In early 2014, long-time U.S. Senator Thad Cochran faced the most formidable challenge to his incumbency since his first election to the Senate in 1978. Mississippi state Senator Chris McDaniel, a darling of the Tea Party, quoted Ronald Reagan and the founding fathers until he had Cochran well outflanked to the political right. Polls showed the race in a dead heat. The McDaniel campaign’s chiding of Cochran for refusing to debate gained traction as voters questioned whether the aging Cochran was running for re-election one too many times.
A handful of McDaniel supporters decided it was time to play a wild card by accusing Cochran of abandoning his bedridden wife, Rose Cochran, by pursuing a relationship with his long-time aide, Kay Webber. Rose Cochran, suffering from dementia, had for 13 years lived in a nursing home just north of capital city Jackson.
The Clarion Ledger, a Jackson newspaper, is reporting on the story. Mark Mayfield, a prominent Jackson attorney and McDaniel supporter, was approached due to the fact that his mother had recently passed away at the Alzheimer’s unit where Rose Cochran was residing. McDaniel supporter John Mary, using an alias identity on Facebook, posted a message to Mayfield, suggesting that Mayfield photograph Mrs. Cochran at the Alzheimer’s unit. Mayfield said he would not take the photograph but that he could get someone else into the nursing home.
That someone proved to be aspiring political blogger, Clayton Kelly, a 29-year-old Tea Party activist and McDaniel advocate who referred to himself as “Constitutional Clayton.” John Mary, using his Facebook alias, posted to Kelly, “What we are going to do will be EXPLOSIVE. The other side will be hunting for ANY connection to you.”
Prosecutors say that Mayfield instructed Kelly as to how to get into the facility and locate Rose Cochran’s room. Surveillance video at the nursing home, according to Madison County prosecutors, shows that on April 20, 2014, a guard allowed Kelly to enter the nursing home. District attorney Michael Guest and assistant district attorney Bryan Buckley describe the video as showing Kelly pretending to be talking on his phone and texting as he makes his way to the wing where Ross Cochran lived. According to prosecutors, the video shows Kelly, after waiting for a nurse to leave the hallway, entering Cochran’s room and exiting soon after. He then is seen photographing Rose Cochran’s nameplate outside her door before he leaves.
Within a week, “Constitutional Clayton” posted a video titled, “Does U.S. Senator Thad Cochran Have a Mistress?” The voice on the video criticizes Cochran for moving to the left politically and states that Chris McDaniel “was in diapers when Thad Cochran came to Washington.” The video then shows a picture of Senator Cochran with aide Kay Webber, followed by a still shot of Rose Cochran lying unconscious in her bed at the Alzheimer’s unit. Kelly’s narration on the video states, “This is Rose Cochran today. . . . We are calling on [Senator Cochran] to resign your campaign immediately.” Kelly ends the video with a disclaimer that the video’s production is not associated with the McDaniel campaign.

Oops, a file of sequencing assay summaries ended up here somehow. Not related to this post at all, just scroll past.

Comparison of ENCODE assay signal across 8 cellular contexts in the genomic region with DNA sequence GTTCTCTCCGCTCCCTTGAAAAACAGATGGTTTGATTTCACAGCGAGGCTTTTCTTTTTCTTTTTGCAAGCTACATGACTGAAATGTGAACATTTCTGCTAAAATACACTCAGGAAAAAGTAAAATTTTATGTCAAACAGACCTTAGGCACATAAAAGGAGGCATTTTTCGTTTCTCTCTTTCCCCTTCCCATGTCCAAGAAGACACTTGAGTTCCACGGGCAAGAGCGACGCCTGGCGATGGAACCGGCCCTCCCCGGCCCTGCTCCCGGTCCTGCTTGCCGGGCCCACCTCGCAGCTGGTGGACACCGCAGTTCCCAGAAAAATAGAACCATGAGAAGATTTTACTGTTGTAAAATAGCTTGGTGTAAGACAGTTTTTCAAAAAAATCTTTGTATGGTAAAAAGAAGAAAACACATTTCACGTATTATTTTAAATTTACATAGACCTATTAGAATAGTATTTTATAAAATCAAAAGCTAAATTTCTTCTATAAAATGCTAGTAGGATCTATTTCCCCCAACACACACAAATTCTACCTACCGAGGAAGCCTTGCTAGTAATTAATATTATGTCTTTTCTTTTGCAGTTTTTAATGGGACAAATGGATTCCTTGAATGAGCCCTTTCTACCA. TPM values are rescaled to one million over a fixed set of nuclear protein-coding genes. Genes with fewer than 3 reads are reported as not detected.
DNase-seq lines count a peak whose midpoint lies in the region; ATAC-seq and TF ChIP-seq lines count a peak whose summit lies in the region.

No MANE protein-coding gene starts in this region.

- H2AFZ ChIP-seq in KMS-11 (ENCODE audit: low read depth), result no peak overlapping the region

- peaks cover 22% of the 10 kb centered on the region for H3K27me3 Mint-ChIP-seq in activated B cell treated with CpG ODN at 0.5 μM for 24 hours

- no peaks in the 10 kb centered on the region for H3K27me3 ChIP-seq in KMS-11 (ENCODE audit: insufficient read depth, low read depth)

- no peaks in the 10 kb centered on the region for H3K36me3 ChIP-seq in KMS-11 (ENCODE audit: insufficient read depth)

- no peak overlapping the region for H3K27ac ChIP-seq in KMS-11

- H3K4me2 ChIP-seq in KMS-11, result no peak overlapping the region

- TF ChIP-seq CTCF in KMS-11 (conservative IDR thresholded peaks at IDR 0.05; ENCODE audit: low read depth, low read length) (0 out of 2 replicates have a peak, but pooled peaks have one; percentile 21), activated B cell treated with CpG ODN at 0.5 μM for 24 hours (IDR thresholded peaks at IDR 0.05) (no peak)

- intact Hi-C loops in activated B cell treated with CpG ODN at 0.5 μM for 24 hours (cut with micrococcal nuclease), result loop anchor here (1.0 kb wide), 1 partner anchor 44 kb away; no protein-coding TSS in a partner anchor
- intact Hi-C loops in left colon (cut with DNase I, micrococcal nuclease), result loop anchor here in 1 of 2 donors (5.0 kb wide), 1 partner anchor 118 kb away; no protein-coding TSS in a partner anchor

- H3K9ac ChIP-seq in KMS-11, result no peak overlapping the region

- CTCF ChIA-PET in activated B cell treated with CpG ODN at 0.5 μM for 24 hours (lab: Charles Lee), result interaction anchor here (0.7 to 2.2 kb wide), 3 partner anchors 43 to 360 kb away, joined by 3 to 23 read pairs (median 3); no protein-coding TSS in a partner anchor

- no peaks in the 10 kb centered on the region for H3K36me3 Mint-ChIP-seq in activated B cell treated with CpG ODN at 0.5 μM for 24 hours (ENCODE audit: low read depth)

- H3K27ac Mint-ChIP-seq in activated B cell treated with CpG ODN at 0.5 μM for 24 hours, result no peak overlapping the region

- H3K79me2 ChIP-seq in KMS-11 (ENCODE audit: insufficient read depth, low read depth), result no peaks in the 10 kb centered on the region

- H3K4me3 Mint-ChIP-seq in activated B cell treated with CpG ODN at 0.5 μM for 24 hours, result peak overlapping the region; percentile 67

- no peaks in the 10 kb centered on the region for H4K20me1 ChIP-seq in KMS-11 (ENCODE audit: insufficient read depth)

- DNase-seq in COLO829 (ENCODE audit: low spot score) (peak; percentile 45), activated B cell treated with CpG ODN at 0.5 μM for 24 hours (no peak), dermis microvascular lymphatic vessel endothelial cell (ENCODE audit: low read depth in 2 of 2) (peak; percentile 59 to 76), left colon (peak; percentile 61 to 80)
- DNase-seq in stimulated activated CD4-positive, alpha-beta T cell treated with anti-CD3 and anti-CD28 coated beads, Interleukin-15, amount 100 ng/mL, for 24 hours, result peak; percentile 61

Reaction to the video was swift and extremely negative. Prosecutors moved quickly to present evidence to a grand jury, which indicted Mark Mayfield, Clayton Kelly, John Mary, and Richard Sager as having conspired to break into the Alzheimer's unit. The indictment included charges of attempted burglary and burglary. Within a month, Mayfield committed suicide.
As for the campaign, the Kelly video proved to be the watershed event from which the McDaniel campaign never recovered its pre-video momentum. The election was razor-thin with Cochran wining a run-off against McDaniel by fewer than 8,000 votes. McDaniel challenged the election results, but the challenge was ultimately dismissed for having been filed too late.
As prosecutors prepared the state’s case for trial, in December 2014, Rose Cochran passed away. In May 2015, Senator Cochran married Kay Webber.
Kelly’s defense was set for a string of adverse events. Co-conspirators Sager and Mary entered guilty pleas, receiving pretrial diversion that included an obligation to cooperate in the ongoing investigation. As his June 2015 trial approached, Kelly pursued a motion to dismiss his indictment on First Amendment grounds. Circuit Court Judge William Chapman III heard argument on the motion and denied the motion from the bench. On the eve of the June 15 trial, Kelly accepted an offer to plead guilty, and he was sentenced to two-and-a-half years.
Since the sentencing, the state’s evidence has been partially released to the press. The looming question has been whether the evidence establishes a link to Cochran’s challenger, Chris McDaniel. Assistant district attorney Bryan Buckley stated, however: “'Based upon all available evidence, to include Facebook messages, phone records and videos, we feel confident all those who were actively involved were indicted and handled by the justice system. We consider the matter closed, unless we find new evidence.”
—Michael T. Dawkins, Baker Donelson, Jackson, MS